|Sarada is an Indian artist
writer, resident in the U.K. since 1973 and in Wales since 1990. Born
in Singapore she worked as a journalist for local newspapers. When she
arrived in London, she looked set to read law, but then spent the next
two decades raising a family; writing for the Northampton and Milton
Keynes weeklies during this time.
She has exhibited her artwork in various venues in England, Wales, Ireland and Australia and offered story-telling workshops through art, drama and writing in schools and universities; and also art therapy for mental health patients. The Hindu Story-Telling workshops also involved writing, as part of the National Curriculum in schools, colleges and universities.
Sarada has won awards in mini-tales in the ‘National Association of Writers’ Groups’ in Durham, the ‘Travel Award’ in 2009 and the ‘President’s Award’ in 2010 in the local writers’ circle and has had a few of her short stories published in both the University’s Anthology ‘Shadow Plays’ in 2010 and more recently in the local ‘Athena’.
She was awarded her Master’s Degree in Creative Writing at Trinity St. David Carmarthen; University of Wales in 2012.
Recently Sarada has published several unique illustrated Hindu story books - notably 'Ganesha - Ten Tales', 'Savitri' and 'Meenakshi - Warrior Princess'.
At present she is preparing her novel 'The Neem Tree’ for publication.
Questions for Sarada
1. Are you working on another book?
Yes, I am at present writing and illustrating: Durga/Shakti-symbolises Power; the Force which, when given form is feminine. She is shown as Parvati, when she is gentle. Here she is the most ferocious aspects of Devi-Goddess Durga or Kali; she has eight or ten arms and is astride on a tiger or lion.
I am also working on publishing my novella, 'The Neem Tree.' This is a story about an outcaste girl and her
magical relationship with a mystical tree.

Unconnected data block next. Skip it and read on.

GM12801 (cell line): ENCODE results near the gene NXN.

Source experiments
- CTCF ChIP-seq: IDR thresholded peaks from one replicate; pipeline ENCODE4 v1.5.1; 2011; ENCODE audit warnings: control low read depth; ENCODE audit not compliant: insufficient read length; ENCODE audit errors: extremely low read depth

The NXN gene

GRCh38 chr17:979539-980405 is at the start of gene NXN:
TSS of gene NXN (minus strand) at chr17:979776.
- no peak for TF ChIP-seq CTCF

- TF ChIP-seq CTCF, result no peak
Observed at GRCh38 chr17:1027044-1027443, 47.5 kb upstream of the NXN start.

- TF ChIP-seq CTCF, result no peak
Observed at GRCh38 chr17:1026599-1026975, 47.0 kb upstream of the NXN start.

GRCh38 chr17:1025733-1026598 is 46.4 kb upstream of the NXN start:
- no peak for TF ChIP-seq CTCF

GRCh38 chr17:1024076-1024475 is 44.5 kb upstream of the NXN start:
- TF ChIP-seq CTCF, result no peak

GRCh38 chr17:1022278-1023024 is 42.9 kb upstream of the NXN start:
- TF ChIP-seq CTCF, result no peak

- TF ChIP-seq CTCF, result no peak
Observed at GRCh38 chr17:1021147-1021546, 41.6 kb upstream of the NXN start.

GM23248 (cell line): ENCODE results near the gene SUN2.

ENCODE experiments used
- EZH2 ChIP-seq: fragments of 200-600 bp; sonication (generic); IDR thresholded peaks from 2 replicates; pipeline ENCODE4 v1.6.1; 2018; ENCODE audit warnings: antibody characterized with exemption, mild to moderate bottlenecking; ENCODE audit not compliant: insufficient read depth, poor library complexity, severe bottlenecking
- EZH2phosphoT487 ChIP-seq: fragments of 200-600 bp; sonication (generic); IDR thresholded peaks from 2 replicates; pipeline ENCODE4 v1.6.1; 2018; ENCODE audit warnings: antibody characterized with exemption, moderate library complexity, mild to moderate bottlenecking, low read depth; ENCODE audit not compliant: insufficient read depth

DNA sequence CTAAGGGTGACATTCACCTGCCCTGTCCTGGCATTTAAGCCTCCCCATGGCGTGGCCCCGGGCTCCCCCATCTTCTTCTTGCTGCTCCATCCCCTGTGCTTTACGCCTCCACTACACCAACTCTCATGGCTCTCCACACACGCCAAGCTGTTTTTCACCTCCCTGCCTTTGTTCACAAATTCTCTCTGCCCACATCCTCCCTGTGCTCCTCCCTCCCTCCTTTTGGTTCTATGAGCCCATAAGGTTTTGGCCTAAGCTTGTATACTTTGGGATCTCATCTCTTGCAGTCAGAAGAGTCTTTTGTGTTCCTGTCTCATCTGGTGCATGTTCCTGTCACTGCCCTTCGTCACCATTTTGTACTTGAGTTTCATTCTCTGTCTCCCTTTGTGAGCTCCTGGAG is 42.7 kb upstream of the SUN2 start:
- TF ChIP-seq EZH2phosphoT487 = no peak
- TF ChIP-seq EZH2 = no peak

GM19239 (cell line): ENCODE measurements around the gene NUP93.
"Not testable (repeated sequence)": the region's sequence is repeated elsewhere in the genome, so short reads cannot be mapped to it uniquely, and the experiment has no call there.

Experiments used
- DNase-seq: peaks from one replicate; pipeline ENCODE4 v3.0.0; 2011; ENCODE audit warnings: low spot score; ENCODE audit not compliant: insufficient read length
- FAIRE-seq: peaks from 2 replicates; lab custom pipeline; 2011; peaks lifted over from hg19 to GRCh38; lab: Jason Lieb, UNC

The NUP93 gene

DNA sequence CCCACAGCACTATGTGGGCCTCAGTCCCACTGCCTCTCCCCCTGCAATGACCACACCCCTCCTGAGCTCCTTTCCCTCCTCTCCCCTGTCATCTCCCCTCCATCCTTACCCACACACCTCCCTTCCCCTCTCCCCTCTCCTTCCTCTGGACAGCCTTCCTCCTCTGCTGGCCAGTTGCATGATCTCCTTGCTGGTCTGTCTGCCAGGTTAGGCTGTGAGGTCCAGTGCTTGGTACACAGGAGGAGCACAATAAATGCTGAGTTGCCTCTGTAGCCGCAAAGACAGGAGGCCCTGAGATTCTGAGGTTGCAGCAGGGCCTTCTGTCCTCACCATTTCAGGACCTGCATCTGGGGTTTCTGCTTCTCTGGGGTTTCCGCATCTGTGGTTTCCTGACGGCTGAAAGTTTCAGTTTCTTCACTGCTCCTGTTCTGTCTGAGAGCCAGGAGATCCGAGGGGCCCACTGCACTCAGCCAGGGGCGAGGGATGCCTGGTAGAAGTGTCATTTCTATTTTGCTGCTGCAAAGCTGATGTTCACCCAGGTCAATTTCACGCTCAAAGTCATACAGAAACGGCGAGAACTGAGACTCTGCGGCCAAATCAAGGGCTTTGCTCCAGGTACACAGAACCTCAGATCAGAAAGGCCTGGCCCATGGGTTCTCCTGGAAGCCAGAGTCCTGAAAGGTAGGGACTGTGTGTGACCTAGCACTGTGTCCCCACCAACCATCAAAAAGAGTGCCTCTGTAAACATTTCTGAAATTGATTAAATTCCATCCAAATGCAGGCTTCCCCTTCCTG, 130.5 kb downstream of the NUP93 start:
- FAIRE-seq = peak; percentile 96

2. What is your preferred genre?
Ancient Hindu stories. I draw from my background. I have also written short stories on mystical, horror, humour and other themes.
3. What do you love most about writing in your genre?
I love writing and interpreting stories passed down age-old times to be able to entertain and inform the younger generations. Not only my children, and my grandchildren but also to anyone interested in these tales.
4. What is your writing style?
It changes - from the narrator, to the first-person or third person. I think the story unfolds, as I am holding the 'pen'/ the computer key (?).
5. What gives you inspiration for your books?
Different ideas, people, situations and emotions. Recently, I have 'come-out' with writing and drawing through MS. It gets me out of limitations, enabling me to fly into different worlds. I am not not disabled when I write or draw.
6. Of all the characters you have created, which is your favourite?
All the characters have inspired me, but Neem/Nirmala/Prem, the protagonist in 'The Neem Tree,' is like my child who was born, and I have watched her grow and in time to reach her fulfilment.
7. What character in your book are you least likely to get along with?
The nasty priest who abuses my heroine. (Although not all priests are bad - there are good ones too, of course.)
8. What is the biggest surprise that you experienced by becoming a writer?
I can go into this world and be happy; I enjoy writing. It has given me a voice in my own right.
9. What has been the best compliment?
'The picture-books are therapeutic for adults giving information and just as entertaining too, as they are for children.' -Philip
10. Tell us a little about your plans for the future?
I have quite a few books to write and illustrate, and a few more novel/novellas I would like to write...